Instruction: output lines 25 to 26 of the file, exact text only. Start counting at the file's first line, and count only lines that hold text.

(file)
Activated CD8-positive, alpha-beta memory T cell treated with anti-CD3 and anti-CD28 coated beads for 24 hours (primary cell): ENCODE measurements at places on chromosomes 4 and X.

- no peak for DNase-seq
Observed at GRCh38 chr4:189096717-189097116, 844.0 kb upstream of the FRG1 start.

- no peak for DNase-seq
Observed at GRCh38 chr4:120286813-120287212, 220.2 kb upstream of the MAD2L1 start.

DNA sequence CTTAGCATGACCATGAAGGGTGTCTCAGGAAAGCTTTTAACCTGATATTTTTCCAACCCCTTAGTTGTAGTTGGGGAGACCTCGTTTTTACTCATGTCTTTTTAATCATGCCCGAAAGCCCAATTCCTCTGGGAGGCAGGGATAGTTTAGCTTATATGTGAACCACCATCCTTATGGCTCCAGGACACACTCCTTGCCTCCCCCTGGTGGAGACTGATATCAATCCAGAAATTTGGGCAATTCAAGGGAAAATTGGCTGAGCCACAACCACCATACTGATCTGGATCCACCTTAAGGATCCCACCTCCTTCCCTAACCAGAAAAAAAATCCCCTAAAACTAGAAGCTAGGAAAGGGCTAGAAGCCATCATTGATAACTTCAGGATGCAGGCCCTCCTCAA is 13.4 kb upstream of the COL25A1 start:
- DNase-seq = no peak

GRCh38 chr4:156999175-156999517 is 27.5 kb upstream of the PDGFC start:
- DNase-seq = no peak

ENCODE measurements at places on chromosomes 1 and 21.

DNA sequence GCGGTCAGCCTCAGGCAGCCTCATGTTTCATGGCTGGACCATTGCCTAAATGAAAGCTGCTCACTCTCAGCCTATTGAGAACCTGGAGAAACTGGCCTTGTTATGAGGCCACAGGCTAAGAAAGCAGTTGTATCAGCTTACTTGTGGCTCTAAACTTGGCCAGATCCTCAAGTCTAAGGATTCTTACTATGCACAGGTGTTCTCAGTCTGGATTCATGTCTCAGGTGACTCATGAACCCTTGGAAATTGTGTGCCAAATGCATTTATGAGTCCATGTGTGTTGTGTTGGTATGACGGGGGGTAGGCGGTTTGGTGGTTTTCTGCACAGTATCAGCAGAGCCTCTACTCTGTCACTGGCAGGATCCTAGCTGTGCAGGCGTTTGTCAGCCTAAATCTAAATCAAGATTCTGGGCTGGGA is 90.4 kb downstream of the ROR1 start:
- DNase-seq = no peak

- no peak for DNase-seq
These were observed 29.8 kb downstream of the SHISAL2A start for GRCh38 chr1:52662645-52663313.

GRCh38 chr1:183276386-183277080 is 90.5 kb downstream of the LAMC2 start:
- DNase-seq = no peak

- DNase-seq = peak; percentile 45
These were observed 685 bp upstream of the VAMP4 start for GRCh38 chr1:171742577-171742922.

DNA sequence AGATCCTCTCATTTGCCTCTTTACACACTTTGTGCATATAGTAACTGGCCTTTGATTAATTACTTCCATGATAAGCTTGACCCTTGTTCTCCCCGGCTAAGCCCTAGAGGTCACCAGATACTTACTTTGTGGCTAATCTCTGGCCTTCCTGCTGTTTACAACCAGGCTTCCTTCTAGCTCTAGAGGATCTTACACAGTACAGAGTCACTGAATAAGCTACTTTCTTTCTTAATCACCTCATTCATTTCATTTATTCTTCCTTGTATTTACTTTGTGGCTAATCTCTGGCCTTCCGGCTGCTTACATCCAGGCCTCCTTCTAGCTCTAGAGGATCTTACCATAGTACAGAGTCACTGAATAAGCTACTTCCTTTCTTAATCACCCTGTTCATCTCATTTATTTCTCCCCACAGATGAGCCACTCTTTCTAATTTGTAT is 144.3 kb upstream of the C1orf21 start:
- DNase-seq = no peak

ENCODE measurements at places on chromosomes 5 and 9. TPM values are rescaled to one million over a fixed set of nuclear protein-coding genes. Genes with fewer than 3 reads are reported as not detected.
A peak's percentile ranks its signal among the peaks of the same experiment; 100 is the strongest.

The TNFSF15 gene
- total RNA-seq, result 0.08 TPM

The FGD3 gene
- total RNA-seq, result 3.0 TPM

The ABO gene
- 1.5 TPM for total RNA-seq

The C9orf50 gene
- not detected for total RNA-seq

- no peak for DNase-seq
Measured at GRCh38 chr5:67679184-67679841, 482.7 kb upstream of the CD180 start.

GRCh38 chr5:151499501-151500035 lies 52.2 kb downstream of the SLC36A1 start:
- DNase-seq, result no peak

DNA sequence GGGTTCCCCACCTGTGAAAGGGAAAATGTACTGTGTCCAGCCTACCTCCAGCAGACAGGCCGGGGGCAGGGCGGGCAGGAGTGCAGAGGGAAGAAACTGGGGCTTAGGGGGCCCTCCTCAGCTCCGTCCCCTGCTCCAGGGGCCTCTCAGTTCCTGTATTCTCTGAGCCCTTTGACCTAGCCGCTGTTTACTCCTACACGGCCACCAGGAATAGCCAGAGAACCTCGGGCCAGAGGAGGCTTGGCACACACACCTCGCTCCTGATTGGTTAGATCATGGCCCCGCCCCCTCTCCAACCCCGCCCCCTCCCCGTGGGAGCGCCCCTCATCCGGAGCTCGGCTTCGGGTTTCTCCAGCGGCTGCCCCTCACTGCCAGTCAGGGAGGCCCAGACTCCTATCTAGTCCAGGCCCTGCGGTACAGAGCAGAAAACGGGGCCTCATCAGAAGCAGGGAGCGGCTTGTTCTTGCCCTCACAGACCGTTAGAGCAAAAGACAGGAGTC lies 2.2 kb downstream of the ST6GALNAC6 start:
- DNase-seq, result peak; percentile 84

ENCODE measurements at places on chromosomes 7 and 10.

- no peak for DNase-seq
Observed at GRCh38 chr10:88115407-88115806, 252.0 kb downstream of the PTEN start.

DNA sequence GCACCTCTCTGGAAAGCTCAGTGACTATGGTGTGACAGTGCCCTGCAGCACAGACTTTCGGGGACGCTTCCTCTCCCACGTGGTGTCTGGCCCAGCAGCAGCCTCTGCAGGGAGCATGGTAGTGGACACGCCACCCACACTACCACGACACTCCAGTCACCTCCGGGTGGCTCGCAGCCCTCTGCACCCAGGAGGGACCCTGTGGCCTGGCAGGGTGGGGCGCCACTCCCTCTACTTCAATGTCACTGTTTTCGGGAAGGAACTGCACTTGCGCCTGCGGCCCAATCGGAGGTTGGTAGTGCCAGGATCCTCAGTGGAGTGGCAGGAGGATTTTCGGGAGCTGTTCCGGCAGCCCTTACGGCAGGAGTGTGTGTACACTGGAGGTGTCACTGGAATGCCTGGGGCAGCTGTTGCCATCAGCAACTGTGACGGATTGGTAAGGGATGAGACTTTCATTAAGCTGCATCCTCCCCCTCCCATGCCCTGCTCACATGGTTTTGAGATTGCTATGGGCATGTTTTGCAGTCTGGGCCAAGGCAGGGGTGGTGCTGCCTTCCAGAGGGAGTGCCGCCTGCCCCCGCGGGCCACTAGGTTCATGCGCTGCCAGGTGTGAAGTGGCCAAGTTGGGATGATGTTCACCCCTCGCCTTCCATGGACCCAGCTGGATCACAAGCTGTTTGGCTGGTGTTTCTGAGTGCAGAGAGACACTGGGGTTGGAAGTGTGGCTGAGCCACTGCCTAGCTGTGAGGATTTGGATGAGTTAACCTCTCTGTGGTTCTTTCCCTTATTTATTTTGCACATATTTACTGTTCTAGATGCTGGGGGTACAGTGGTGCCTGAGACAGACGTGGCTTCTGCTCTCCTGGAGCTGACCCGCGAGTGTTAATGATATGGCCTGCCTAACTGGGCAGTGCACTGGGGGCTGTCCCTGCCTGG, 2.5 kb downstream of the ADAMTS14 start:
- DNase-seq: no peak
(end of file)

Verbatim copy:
The FGD3 gene
- total RNA-seq, result 3.0 TPM